The Man Who Sold the World (65 page)

 

*
For a more formal reaction to the problem than Bowie's, see Paul R. Ehrlich's controversial 1968 book
The Population Bomb
, which aroused widespread alarm and argument. Ehrlich predicted that overpopulation would force the rationing of water and food in the United States by the end of the seventies.

 

*
Bowie may have seen Pink Floyd's performances at London's psychedelic clubs, though their first record was not released until March 1967. His exposure to an acetate of the Velvet Underground's debut album is another probable influence, with Fearnley's organ mirroring the emblematic viola drone of John Cale.

 

*
Sprechgesang
is a style of voice projection pitched between conventional singing and recitation, first used by Schoenberg in 1912 in his pioneering atonal composition
Pierrot Lunaire
.

 

*
Bowie's character essayed an octave jump to a high E, and landed in a heap somewhere between D and E
b
.

 

*
Their major 1966 hit was “Daydream”; their first LP included a song titled “Did You Ever Have to Make Up Your Mind.”

 

*
Elton John and Bernie Taupin reached the last six in the 1969 competition, only to lose out to “Boom-Bang-A-Bang.”

 

*
Or, in this case, to be exact, “oom-pah-pah.” Though we tend to associate the term with German folk/pop music, it refers specifically to the movement between tonic and dominant, usually performed on tuba, but here exhibited on accordion.

 

*
A quick guide: Lhasa is the Tibetan capital; a chela is a religious disciple; Tibetans create statues out of yak butter to mark religious festivals; the overself is a universal spirit beyond the everyday. Online collections of Bowie's lyrics claim the second line refers to “Botella [or, more amusingly, Bordello] lanes”; he actually sings “Potala,” the palace near Lhasa that the Dalai Lama occupied before the Chinese occupation of 1959.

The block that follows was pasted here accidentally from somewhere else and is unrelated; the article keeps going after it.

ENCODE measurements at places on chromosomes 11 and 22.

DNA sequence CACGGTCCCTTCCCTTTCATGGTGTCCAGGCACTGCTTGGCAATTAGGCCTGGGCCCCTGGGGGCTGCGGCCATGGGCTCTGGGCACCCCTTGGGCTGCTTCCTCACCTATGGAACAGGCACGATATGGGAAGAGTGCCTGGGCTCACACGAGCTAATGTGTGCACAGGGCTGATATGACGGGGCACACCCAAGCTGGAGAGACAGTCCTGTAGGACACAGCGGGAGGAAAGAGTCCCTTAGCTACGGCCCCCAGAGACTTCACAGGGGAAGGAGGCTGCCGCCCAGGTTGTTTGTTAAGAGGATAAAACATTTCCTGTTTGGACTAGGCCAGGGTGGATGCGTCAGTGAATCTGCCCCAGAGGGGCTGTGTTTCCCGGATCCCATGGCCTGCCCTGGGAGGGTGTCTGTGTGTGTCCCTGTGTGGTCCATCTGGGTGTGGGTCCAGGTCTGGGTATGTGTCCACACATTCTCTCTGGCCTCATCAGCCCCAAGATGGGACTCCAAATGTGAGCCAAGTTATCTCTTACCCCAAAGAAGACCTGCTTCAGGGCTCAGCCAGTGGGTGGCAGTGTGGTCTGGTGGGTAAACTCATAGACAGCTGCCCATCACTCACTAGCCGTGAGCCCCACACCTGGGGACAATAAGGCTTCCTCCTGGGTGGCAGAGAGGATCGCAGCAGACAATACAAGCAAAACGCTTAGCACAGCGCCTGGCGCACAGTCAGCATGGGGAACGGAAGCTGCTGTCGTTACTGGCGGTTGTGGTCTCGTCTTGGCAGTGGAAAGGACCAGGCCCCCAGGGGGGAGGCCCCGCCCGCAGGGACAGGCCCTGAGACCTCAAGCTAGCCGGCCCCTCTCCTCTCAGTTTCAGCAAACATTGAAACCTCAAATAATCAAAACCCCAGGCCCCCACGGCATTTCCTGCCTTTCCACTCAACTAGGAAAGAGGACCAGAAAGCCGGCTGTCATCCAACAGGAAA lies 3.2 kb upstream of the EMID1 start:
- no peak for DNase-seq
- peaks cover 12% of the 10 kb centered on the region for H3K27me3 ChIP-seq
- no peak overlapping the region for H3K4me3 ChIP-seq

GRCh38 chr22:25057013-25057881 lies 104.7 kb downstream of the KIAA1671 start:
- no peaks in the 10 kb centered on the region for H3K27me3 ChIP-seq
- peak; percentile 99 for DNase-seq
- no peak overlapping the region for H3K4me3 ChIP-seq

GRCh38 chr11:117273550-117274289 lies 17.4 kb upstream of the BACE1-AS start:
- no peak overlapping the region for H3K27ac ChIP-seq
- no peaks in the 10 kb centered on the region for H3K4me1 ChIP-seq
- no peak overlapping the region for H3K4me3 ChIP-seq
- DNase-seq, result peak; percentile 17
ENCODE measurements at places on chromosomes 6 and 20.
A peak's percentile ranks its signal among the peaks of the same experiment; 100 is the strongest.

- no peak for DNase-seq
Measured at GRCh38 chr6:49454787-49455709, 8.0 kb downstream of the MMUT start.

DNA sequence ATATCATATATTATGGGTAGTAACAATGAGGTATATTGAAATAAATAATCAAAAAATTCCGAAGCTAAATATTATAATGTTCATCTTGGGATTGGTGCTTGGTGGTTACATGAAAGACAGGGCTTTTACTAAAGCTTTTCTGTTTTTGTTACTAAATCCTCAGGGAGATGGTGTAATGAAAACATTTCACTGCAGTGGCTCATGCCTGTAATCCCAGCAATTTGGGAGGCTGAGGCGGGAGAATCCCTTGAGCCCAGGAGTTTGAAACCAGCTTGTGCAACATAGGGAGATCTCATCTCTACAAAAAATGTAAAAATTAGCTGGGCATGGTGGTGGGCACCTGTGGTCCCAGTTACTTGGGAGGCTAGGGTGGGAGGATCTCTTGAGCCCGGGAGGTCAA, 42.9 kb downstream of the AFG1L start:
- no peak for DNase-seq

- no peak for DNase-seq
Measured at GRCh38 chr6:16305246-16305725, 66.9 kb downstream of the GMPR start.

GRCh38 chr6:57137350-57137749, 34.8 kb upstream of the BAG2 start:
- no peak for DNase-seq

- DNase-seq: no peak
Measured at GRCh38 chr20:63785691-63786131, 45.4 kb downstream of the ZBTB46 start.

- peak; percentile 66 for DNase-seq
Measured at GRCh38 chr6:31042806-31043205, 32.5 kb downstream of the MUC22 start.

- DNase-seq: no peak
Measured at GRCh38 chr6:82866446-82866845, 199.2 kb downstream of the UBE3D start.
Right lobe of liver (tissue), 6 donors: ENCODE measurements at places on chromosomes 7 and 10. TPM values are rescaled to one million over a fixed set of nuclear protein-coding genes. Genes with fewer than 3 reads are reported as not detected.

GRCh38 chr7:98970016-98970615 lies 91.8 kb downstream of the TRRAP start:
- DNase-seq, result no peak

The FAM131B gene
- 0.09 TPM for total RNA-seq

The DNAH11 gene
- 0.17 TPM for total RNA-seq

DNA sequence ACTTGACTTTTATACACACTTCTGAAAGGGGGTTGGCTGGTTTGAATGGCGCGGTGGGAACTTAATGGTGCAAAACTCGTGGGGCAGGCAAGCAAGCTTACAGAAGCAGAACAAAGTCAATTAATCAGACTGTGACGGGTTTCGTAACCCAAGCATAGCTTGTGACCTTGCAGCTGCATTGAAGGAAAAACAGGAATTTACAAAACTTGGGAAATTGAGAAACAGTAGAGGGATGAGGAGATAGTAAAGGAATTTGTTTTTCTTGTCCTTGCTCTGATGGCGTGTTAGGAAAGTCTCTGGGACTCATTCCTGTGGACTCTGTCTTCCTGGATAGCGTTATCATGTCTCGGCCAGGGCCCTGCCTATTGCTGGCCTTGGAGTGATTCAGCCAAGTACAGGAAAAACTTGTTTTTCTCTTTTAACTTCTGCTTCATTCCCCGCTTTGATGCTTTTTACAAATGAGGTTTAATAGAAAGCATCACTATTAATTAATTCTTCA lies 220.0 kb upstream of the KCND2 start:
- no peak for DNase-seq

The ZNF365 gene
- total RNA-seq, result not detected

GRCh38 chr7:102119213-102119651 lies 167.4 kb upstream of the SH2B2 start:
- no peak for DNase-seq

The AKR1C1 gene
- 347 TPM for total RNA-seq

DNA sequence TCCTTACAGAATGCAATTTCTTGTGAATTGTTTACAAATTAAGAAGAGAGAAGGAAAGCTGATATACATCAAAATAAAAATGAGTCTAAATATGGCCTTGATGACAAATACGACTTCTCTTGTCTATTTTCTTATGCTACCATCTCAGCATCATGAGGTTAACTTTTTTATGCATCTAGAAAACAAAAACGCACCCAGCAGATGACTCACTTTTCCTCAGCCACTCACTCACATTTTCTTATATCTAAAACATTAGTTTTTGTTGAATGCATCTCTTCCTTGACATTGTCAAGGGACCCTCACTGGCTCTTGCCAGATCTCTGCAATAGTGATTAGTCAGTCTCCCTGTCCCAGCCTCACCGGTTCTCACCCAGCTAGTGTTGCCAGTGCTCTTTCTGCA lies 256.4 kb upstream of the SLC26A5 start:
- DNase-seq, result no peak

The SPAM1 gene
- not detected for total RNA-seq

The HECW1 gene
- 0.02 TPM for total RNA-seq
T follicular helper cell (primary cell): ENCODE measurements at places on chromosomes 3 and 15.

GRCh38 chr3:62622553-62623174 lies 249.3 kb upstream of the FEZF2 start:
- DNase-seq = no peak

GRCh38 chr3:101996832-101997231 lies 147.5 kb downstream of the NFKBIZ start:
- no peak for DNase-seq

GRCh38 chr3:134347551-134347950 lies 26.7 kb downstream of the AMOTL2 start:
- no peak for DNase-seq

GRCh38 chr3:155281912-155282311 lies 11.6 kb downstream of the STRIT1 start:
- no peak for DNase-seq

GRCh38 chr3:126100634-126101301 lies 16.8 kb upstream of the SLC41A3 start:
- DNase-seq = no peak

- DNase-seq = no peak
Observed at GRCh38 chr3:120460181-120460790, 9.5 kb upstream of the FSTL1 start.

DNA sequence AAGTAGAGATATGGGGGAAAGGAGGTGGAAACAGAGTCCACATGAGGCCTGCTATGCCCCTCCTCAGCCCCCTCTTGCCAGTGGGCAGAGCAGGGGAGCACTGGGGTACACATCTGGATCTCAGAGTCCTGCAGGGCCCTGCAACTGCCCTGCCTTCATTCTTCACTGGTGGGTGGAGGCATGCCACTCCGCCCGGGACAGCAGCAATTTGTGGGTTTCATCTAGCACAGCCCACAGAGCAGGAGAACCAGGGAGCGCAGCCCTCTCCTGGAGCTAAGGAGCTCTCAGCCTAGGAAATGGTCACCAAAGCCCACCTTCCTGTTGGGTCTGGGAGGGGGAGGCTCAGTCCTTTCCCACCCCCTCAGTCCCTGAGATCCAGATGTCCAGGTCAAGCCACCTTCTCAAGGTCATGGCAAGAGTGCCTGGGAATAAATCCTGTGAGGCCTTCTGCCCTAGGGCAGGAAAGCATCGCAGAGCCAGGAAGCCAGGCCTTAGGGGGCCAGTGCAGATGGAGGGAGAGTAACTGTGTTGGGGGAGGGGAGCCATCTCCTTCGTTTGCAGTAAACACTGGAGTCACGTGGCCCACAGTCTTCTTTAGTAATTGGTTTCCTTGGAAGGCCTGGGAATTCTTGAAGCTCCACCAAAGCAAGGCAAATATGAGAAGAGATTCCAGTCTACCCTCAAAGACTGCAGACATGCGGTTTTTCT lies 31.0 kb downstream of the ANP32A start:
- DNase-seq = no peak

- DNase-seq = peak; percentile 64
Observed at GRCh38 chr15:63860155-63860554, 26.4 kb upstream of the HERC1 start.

*
It should be noted, however, that Bowie's original demo, featuring several layers of vocals, was more in keeping with Pete Townshend's blueprints for the Who from the same era.

 

*
Bowie may have been inspired to add this by Eartha Kitt's similar finale to “Apres Moi,” on
Down to Eartha
, the album that also included a song he considered for his cabaret repertoire, “The Day That the Circus Left Town.”

 

*
The single added an orchestra, and an unnecessary modulation, sounding more like a Eurovision contender than a potential pop hit.

 

*
Bowie later claimed, however, that he added the Fugs' “Dirty Old Man” to his live repertoire, alongside songs from the Mothers of Invention's
Freak Out!
LP.

 

*
More than a year later, the company refused to allow the Rolling Stones to issue an album cover portraying graffiti around a lavatory.

 

*
The word is appropriate: the melody that ended the first chorus was repeated in the middle of the “Changes” [48] refrain four years later. Note also in this song the unusual verse of structure of four 4/4 bars followed by one in 2/4: instinctive rather than studied, as ever with Bowie.

 

*
Bowie first taped the song for BBC Radio in December 1967, with no sign of the rock instrumentation that would dominate the Decca recording, and some even more painful imagery that he later excised.

 

*
Bowie's lyrics for “Love Is Always” and “Pancho” were issued in Belgium by the female singer Dee-Dee, the original co-composer of the tunes. “Pancho,” the tale of a biker whose tough exterior belies his love for his girl, was a particularly amusing offering, which required Bowie to incorporate the French endearment
chou-chou
. His lyric also echoed a phrase about highways and byways from the Hollies' 1965 single “Look Through Any Window.”

 

*
Much of the language was reminiscent of the sixties gay slang known as palare/polari, as heard regularly on the “Julian & Sandy” sketches on BBC Radio's
Round the Horne
comedy show.

 

*
The chorus melody in D was then repeated exactly in the verse, in the new key of C major.

 

*
Unless, of course, you read autobiographical resonance into the title of “DJ” [169].

 

*
In later years, Bowie would occasionally toy during rehearsals with Kitt's standard “An Old-Fashioned Girl,” which had been adopted as an anthem by her gay following.

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